Doxee is a leading global technology and services provider of enterprise-class, cloud-based CCM, with offices in Europe and North America. Over 500 enterprises in banking, finance, telecom, insurance, healthcare, utilities and public sectors employ Doxee solutions to deliver personalized and interactive customer communications to their clients. Doxee customers process over 2 billion documents every year reaching over 100 million end users across the globe.Meet the People >
Health Leads BV is a consultancy company based in Bussum, the Netherlands that focuses on healthcare innovation and digital transformation including on the improvement of communication in healthcare by bridging online and offline aspects. Bringing healthcare technology to the market and to the end-user is the main objective. In all its activities Health Leads keeps a strong view on the end-user and the human side of healthcare innovation. Health Leads is focused on the creation and realisation of market uptake of meaningful and effective digital health care innovations.Meet the People >
This project has received 4 million euro funding from the European Union’s Horizon 2020 research and innovation programme under grant agreement No 689238 as well as a 600.000 euro grant from the Swiss government.
Over the three-year project period, PreventIT developed and tested two lifestyle-integrated exercise intervention programmes to prevent future functional decline in adults aged 61-70 years: the paper-based, instructor-led aLiFE and the app-based eLiFE. A motivational strategy was developed to support behavioural change towards a more active, healthy lifestyle. In addition, several tools were developed to screen the risk for future functional decline, personalise the intervention to individual users, assess behavioural complexity, and allow users to test their own function unsupervised. Results from the feasibility study indicated that the developed interventions were feasible and safe, with good intervention uptake and acceptable adherence. Participants were aware that the technology was not fully developed, but they liked the concept of lifestyle-integrated activities, managed to change their daily routines towards increased activity, and were positive about the proof-of-concept technologies integrated in the app-based eLiFE.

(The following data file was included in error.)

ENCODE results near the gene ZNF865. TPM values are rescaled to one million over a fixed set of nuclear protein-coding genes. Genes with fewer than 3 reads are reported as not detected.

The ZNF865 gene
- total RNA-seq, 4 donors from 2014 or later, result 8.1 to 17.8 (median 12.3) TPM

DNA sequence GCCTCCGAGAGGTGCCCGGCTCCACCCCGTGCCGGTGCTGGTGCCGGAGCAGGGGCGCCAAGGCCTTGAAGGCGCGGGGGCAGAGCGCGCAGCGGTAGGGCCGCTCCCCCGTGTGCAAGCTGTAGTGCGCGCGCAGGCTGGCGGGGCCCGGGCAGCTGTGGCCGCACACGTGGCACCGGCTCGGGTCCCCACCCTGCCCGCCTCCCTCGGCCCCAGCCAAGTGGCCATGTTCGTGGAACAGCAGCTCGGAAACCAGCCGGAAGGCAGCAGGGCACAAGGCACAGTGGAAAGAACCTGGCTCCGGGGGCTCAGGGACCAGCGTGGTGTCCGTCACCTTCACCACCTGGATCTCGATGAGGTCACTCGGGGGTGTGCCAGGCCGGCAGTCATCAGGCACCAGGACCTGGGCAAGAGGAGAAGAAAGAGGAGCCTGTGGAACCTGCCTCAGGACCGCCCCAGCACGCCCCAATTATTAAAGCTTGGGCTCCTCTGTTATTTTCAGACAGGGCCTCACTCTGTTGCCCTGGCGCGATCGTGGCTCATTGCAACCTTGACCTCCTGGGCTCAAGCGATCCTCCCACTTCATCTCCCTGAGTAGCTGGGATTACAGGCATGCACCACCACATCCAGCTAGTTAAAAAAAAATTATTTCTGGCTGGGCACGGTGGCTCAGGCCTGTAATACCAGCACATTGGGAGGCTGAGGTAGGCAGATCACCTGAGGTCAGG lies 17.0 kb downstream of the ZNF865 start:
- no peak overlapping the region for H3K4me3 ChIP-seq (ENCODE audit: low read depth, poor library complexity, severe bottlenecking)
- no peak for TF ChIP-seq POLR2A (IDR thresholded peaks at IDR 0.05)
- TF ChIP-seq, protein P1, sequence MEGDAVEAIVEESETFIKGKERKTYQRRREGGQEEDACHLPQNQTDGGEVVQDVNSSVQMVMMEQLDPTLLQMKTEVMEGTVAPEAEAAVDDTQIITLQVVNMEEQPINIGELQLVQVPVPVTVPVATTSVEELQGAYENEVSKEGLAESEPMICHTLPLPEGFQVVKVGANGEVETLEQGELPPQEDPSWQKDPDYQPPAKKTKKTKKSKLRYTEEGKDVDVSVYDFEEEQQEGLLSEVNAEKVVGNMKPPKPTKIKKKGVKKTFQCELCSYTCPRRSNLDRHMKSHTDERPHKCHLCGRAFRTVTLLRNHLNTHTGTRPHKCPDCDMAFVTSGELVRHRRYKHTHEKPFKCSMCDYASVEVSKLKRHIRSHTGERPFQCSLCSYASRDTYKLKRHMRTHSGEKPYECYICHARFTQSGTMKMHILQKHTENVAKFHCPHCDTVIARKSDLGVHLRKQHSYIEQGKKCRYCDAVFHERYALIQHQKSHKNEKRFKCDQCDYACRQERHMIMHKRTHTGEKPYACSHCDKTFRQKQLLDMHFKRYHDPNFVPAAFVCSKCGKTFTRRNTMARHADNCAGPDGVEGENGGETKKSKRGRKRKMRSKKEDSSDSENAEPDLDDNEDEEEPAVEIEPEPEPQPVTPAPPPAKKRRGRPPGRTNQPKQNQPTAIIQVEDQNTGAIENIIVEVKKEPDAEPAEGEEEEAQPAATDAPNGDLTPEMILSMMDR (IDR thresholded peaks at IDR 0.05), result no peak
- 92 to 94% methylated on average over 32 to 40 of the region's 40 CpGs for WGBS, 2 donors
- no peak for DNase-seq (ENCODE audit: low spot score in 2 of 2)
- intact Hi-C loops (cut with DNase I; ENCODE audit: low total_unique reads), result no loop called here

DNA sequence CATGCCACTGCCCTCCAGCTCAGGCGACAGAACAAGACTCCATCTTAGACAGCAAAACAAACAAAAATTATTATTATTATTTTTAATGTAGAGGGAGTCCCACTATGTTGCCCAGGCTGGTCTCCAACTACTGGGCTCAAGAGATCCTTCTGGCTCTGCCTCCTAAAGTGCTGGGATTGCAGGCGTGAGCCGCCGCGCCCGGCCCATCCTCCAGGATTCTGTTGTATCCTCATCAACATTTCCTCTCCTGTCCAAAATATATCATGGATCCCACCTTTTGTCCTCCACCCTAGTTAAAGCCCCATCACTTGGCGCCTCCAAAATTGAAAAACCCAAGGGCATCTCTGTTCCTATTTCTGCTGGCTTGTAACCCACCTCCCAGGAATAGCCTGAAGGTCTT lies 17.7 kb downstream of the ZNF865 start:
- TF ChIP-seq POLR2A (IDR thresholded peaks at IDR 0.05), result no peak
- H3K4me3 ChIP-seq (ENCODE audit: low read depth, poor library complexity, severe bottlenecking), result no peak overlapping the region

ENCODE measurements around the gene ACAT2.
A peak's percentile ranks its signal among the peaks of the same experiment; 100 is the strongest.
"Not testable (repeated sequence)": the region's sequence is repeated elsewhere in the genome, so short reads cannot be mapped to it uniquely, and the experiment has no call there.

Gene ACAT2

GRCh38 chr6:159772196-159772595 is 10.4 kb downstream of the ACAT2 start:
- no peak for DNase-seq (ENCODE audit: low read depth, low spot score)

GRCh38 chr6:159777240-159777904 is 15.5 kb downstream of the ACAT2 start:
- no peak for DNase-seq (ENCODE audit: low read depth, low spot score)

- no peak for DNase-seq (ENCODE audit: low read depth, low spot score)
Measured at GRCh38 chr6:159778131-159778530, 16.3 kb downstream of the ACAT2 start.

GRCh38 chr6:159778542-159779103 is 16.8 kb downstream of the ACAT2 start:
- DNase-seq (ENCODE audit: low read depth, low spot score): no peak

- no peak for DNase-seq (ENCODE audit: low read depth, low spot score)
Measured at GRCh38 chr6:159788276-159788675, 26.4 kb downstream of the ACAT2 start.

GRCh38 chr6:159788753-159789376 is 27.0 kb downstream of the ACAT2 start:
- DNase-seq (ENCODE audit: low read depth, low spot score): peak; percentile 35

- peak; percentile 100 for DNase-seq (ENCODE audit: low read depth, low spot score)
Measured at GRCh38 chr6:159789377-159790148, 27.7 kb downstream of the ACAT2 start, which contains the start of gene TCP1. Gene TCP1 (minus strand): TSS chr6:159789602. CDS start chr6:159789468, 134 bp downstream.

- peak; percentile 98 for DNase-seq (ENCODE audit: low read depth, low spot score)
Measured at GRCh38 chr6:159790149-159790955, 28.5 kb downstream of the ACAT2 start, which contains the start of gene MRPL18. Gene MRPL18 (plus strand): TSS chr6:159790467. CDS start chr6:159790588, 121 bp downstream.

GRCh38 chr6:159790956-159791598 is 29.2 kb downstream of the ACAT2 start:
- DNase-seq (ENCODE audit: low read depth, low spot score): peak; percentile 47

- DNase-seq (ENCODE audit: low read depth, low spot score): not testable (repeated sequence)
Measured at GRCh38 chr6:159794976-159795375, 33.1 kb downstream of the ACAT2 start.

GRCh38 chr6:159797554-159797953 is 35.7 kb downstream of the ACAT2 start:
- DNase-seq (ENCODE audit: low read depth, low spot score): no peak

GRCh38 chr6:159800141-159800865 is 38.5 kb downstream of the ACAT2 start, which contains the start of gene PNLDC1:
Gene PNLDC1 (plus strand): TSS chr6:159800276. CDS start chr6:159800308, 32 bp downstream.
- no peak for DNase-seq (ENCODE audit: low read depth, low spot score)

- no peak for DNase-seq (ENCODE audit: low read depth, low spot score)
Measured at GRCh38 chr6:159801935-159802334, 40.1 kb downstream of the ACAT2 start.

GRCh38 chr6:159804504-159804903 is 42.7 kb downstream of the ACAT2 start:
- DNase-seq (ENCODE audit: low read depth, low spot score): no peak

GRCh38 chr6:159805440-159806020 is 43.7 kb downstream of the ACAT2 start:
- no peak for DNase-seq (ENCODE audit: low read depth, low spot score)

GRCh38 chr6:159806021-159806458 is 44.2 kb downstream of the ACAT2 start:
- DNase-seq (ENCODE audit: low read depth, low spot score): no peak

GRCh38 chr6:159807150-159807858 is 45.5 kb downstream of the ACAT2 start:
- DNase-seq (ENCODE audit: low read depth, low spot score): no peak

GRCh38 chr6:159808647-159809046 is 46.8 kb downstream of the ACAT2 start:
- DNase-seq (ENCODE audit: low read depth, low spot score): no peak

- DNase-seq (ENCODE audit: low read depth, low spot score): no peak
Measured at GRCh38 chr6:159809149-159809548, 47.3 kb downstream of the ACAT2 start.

Prevention of disease and disability starts with a healthy lifestyle, and the one factor typically heralded for both its preventive and rehabilitative power is physical activity. But despite extensive knowledge about the importance of an active lifestyle for our overall health and function, two-thirds of the population is less active than recommended and particularly retirement is a period in which activity levels drop further. Technology can be used to activate and motivate people, and is especially powerful when tailored to an individual’s needs, challenges, and barriers. In addition, technology can help people to take responsibility for their own health and function from a very early stage onwards, before gradual age-related decline in underlying functions manifest themselves as growing difficulties performing activities in daily life.
PreventIT sees modern developments in mobile technology as an excellent starting point to enable active and healthy ageing, and therefore aims to develop a personalised behavioural change intervention at the time of retirement that is based on exercises and activities that are embedded into daily life. In order to realize this ambitious aim, PreventIT brings together a strong consortium with partners from several European research institutions, academic hospitals, and companies that together have the necessary skills and experience to bring this project to fruition.
The main aim of the project is to develop and test a personalized ICT based intervention aimed at behavioral change in people who have recently retired, in order to decrease risk for age-related functional decline. We will target the consumer market, and not the health care system. The intervention consists of small bouts of exercise integrated in daily life, where wearable sensors (a smartphone and a wrist watch) are used to give feedback on physical behavior, motivate for further activity, and socialize with others. The main outcome from the study is a complexity metrics for physical behavior derived from monitoring of physical activity and sleep by use of body worn sensors. A cloud based platform will be established to communicate and store information of the sensing systems. User interfaces aimed at older people will be developed. Motivation for exercise, usability of ICT solutions, use of unobtrusive technology, and data protection will be paid particular attention. The project also aims to develop tools for monitoring and assessing physical behavior, using data from body worn sensor systems.